Dustin Molleken is not a name that jumps out at most people when looking over the Rockies spring training roster. The Rockies come in with veteran depth in the bullpen there is little chance for a 27 year old reliever with one game of experience above Double A. But the fact that Molleken is even getting the chance is impressive enough.
Coming from the hockey crazed Canadian province of Saskatchewan and making the major leagues in not a common feat, there have only been six players in the history of major league baseball to come from Saskatchewan and none since Terry Puhl retired in 1991. Like most athletes from Canada, Molleken has ties to hockey, his uncle is Lorne Molleken coached the NHL’s Chicago Blackhawks in the late 1990’s and would give Dustin the nickname “Probert” after former NHL enforcer Bob Probert.
Baseball was the road chosen by Dustin and it would not be an easy one, he would be drafted by the Pirates in the 15th round of the 2003 MLB amateur draft and would make his pro debut that year at the age of 18 in the Rookie level Gulf Coast League, but would miss all of 2004 with Tommy John surgery, pitching in only 12 games over his first three pro seasons. Once healthy Molleken would slowly climb the ladder, eventually jumping to Double A in 2009 and spending all of 2010 with the Pirates affiliate Altoona Curve of the Double AA Eastern League. He would also represent his country in the 2009 Baseball World Cup in Italy coming home with a Bronze for Team Canada.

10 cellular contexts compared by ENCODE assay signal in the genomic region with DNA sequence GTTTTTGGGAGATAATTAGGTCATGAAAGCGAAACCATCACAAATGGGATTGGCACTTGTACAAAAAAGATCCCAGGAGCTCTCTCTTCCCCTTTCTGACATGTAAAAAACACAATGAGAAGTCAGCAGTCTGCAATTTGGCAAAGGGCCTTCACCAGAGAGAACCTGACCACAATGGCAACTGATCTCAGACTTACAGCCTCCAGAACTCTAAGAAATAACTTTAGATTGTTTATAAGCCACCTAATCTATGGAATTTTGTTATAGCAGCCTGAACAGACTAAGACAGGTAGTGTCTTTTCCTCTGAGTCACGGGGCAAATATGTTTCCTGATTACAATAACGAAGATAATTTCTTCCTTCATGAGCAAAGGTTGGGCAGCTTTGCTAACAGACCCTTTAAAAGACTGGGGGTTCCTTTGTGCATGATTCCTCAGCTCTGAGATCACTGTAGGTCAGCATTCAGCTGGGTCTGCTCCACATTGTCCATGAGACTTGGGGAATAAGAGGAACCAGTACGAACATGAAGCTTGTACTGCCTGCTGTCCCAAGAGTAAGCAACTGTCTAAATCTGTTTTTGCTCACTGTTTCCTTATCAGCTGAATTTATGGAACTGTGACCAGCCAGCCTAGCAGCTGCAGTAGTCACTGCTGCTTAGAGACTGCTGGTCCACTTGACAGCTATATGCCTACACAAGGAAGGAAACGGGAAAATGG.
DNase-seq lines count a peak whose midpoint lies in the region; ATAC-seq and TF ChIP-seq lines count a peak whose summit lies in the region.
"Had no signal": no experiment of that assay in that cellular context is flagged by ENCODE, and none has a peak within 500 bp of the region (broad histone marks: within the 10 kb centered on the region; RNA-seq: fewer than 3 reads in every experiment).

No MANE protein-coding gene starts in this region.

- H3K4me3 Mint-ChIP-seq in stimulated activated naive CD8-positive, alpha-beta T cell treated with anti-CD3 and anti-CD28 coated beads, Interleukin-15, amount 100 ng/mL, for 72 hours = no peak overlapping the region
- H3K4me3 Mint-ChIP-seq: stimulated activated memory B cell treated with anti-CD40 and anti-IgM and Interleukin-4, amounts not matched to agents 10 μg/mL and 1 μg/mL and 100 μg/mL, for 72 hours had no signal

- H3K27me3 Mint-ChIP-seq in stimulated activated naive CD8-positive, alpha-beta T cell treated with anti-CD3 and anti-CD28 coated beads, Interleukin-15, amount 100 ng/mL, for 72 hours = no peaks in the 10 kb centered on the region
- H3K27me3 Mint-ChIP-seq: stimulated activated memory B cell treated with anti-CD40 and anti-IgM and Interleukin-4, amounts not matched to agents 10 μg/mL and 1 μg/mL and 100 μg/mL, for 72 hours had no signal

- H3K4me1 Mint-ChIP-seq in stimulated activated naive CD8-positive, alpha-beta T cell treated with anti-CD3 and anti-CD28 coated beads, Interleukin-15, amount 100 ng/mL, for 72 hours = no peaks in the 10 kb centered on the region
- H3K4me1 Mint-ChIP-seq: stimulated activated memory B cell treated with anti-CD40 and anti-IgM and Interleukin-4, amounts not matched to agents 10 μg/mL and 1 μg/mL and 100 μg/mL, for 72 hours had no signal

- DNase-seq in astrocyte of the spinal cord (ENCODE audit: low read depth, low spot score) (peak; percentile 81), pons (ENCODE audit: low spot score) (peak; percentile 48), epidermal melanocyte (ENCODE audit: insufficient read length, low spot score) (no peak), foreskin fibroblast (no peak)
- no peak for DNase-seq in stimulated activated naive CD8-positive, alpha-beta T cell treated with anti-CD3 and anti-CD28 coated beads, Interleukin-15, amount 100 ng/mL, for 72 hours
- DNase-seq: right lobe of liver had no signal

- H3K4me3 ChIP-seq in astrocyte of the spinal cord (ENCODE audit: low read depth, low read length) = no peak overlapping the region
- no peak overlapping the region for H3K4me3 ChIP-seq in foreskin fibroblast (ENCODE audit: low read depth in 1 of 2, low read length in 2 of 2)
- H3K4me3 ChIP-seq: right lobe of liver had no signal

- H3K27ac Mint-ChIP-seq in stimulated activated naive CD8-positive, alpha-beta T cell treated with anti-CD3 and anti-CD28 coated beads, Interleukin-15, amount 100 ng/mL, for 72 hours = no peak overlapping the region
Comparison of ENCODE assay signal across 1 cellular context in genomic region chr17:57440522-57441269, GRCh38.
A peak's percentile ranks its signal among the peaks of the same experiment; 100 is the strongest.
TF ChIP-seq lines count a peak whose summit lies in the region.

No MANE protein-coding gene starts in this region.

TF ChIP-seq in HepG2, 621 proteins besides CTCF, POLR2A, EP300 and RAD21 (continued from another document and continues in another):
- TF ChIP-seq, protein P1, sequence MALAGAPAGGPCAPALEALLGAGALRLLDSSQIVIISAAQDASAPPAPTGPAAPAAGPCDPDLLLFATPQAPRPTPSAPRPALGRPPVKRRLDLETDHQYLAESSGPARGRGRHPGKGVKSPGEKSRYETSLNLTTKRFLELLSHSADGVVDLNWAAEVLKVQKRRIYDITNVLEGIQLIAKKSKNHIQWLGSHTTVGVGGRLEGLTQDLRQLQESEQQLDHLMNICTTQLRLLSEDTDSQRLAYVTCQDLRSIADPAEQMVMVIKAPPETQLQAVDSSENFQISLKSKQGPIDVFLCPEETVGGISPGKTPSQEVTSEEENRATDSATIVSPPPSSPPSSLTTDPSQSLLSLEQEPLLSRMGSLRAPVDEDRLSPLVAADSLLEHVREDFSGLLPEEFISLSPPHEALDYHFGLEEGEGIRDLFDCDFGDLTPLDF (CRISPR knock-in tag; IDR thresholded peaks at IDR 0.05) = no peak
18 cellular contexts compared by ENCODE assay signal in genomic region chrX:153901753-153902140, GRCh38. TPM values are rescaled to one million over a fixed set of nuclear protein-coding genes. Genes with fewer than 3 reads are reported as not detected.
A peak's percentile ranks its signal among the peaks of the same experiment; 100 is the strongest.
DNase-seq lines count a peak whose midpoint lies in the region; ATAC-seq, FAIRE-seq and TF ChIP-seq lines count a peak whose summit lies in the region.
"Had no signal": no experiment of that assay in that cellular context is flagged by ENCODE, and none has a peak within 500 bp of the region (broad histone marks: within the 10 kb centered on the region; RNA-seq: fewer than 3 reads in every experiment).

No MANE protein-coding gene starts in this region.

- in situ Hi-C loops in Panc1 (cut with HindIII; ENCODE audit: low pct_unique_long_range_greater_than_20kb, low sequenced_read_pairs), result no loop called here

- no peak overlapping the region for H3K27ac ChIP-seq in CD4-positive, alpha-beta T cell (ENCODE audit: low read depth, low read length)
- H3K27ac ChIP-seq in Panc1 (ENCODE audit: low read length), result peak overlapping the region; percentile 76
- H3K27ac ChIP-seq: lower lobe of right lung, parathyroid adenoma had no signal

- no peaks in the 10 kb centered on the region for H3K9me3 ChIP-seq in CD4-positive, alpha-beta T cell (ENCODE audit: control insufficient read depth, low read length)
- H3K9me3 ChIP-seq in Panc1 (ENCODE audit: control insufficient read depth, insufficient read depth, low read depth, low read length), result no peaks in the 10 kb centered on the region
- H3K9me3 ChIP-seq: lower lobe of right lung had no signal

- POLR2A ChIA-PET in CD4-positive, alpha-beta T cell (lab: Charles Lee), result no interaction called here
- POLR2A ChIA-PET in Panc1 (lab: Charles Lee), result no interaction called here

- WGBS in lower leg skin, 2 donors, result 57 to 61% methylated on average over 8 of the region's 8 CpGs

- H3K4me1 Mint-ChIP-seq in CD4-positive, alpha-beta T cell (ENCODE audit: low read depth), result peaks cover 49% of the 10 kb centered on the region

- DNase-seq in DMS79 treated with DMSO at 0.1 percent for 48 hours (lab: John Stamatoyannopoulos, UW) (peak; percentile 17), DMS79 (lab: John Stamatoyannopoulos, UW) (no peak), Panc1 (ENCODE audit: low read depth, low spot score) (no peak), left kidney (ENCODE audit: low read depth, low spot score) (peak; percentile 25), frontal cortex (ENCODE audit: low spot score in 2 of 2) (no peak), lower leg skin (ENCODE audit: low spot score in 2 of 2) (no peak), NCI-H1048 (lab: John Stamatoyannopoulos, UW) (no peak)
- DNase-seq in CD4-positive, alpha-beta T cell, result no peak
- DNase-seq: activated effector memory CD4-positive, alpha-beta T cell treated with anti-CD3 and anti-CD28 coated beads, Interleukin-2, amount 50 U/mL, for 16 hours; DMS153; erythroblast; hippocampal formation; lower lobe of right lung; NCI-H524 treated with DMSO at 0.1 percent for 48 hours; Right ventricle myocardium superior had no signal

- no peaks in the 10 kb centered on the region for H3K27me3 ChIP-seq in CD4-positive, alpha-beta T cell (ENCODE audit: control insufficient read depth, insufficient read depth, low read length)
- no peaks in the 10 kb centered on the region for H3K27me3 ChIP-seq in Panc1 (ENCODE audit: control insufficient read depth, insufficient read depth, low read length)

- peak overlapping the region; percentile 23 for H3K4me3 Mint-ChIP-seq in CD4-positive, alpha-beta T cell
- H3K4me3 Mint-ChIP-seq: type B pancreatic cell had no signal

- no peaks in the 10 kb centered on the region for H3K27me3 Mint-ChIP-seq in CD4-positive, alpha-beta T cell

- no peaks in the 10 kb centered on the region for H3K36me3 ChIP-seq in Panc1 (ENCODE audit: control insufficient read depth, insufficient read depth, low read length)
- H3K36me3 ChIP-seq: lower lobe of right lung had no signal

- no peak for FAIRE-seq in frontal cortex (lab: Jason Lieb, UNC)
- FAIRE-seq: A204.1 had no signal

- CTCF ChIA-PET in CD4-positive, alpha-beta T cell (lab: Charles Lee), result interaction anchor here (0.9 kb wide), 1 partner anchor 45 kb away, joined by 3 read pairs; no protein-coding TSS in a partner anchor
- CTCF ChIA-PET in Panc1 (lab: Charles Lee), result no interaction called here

Molleken would spend the 2011 season in the Rockies system, going 4-1 with a 4.76 ERA while striking out 41 batters over 45 1/3 innings and walking only 9, earning him a one game stop at AAA Colorado Springs, followed by joining Team Canada and winning Gold in the Pan American Games in October on a team that would be inducted to Canadian Baseball Hall of Fame in 2012. He would re-sign with Colorado in November as a minor league agent and would be invited to his first major league spring training.
After pitching a scoreless inning in his 2012 spring training debut, Molleken still has a long road to make the majors, the Rockies bullpen has few spots open and there are players with more high level experience poised to take the precious few openings, but we all know that the 25 players leaving for Colorado in April will not stay with the team all year. If Molleken can pitch well enough in spring training for the Rockies brass to take notice and have success in AAA Colorado Springs, he will be only one move away from being the seventh Saskatchewanian to make the big leagues.